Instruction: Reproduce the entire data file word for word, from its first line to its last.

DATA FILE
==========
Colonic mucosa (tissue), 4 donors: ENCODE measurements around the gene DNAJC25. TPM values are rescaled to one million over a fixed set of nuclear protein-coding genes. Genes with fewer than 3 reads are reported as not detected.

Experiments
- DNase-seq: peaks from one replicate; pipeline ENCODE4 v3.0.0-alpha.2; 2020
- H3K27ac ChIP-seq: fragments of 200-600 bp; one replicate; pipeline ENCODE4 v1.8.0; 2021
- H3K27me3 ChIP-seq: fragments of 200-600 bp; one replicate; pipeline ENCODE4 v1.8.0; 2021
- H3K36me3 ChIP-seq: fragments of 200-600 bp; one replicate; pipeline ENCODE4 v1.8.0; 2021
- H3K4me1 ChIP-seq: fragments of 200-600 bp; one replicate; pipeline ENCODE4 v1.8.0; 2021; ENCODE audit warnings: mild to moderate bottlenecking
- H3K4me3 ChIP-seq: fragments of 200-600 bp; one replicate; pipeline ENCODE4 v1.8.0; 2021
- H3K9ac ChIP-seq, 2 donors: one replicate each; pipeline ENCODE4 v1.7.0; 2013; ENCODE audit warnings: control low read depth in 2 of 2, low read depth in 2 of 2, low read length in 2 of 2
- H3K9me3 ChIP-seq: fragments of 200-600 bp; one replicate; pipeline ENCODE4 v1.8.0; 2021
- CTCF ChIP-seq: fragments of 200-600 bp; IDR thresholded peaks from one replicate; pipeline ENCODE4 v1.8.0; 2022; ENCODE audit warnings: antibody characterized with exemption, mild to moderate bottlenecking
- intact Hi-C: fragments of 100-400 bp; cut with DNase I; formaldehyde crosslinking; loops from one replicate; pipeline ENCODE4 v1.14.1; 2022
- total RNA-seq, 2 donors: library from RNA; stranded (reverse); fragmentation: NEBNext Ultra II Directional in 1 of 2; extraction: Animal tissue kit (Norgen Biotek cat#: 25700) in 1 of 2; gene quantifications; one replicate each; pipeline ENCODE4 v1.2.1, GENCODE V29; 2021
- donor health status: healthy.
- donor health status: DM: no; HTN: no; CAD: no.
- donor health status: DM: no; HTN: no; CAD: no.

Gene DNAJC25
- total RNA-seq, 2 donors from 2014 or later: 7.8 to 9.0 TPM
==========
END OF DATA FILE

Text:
Colonic mucosa (tissue), 4 donors: ENCODE measurements around the gene DNAJC25. TPM values are rescaled to one million over a fixed set of nuclear protein-coding genes. Genes with fewer than 3 reads are reported as not detected.

Experiments
- DNase-seq: peaks from one replicate; pipeline ENCODE4 v3.0.0-alpha.2; 2020
- H3K27ac ChIP-seq: fragments of 200-600 bp; one replicate; pipeline ENCODE4 v1.8.0; 2021
- H3K27me3 ChIP-seq: fragments of 200-600 bp; one replicate; pipeline ENCODE4 v1.8.0; 2021
- H3K36me3 ChIP-seq: fragments of 200-600 bp; one replicate; pipeline ENCODE4 v1.8.0; 2021
- H3K4me1 ChIP-seq: fragments of 200-600 bp; one replicate; pipeline ENCODE4 v1.8.0; 2021; ENCODE audit warnings: mild to moderate bottlenecking
- H3K4me3 ChIP-seq: fragments of 200-600 bp; one replicate; pipeline ENCODE4 v1.8.0; 2021
- H3K9ac ChIP-seq, 2 donors: one replicate each; pipeline ENCODE4 v1.7.0; 2013; ENCODE audit warnings: control low read depth in 2 of 2, low read depth in 2 of 2, low read length in 2 of 2
- H3K9me3 ChIP-seq: fragments of 200-600 bp; one replicate; pipeline ENCODE4 v1.8.0; 2021
- CTCF ChIP-seq: fragments of 200-600 bp; IDR thresholded peaks from one replicate; pipeline ENCODE4 v1.8.0; 2022; ENCODE audit warnings: antibody characterized with exemption, mild to moderate bottlenecking
- intact Hi-C: fragments of 100-400 bp; cut with DNase I; formaldehyde crosslinking; loops from one replicate; pipeline ENCODE4 v1.14.1; 2022
- total RNA-seq, 2 donors: library from RNA; stranded (reverse); fragmentation: NEBNext Ultra II Directional in 1 of 2; extraction: Animal tissue kit (Norgen Biotek cat#: 25700) in 1 of 2; gene quantifications; one replicate each; pipeline ENCODE4 v1.2.1, GENCODE V29; 2021
- donor health status: healthy.
- donor health status: DM: no; HTN: no; CAD: no.
- donor health status: DM: no; HTN: no; CAD: no.

Gene DNAJC25
- total RNA-seq, 2 donors from 2014 or later: 7.8 to 9.0 TPM